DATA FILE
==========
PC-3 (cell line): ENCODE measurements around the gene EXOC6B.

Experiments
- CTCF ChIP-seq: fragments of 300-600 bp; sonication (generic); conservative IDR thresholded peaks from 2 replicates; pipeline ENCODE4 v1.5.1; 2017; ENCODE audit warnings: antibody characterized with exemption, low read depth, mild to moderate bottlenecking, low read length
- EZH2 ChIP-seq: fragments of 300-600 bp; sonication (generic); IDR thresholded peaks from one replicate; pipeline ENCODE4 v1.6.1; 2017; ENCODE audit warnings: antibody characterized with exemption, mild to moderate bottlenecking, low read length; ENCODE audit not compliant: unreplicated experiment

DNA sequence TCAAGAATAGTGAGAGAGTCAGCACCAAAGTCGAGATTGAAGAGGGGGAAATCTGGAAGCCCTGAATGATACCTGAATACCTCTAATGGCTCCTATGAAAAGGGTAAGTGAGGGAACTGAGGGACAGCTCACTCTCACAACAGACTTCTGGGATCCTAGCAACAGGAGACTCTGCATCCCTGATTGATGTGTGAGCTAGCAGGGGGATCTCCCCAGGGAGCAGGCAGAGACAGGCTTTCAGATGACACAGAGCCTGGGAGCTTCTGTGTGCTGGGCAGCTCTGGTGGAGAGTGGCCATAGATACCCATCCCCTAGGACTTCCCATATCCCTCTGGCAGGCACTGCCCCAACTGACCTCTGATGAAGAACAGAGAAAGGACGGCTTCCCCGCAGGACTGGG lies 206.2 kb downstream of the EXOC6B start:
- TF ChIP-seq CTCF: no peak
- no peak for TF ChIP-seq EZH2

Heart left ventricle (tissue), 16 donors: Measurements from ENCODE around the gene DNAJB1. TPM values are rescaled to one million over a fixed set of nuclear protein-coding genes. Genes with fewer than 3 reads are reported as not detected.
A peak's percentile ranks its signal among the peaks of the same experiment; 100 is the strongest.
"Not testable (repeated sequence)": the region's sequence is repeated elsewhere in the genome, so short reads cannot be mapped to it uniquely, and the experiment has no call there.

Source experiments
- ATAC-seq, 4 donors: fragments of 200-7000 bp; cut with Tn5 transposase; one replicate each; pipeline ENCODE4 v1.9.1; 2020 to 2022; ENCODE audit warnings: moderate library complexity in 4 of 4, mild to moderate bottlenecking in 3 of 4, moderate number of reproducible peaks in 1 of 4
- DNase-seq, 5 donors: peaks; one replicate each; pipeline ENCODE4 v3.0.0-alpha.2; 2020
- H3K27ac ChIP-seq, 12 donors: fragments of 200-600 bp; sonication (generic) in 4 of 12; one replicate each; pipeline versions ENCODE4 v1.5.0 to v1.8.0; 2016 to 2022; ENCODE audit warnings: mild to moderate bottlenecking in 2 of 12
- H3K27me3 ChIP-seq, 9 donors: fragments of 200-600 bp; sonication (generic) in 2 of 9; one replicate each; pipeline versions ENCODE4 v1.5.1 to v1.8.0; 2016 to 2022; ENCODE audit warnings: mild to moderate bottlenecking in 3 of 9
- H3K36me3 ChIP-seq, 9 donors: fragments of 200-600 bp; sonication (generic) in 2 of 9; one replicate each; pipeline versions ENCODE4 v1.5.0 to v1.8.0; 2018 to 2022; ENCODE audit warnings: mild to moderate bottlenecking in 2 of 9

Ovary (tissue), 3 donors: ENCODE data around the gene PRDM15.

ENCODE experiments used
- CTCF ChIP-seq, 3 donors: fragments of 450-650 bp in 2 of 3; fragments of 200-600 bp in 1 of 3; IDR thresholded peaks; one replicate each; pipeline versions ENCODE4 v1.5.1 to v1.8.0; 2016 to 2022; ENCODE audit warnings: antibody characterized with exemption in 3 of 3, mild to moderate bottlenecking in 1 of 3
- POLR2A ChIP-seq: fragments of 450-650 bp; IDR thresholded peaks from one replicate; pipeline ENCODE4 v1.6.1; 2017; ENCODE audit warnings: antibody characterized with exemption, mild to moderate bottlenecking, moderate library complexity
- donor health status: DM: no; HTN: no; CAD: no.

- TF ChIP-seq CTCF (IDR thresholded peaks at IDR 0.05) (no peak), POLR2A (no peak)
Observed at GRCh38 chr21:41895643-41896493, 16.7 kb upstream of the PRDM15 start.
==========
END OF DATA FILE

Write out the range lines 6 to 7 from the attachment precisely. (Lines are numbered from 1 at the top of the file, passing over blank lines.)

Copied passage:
- TF ChIP-seq CTCF: no peak
- no peak for TF ChIP-seq EZH2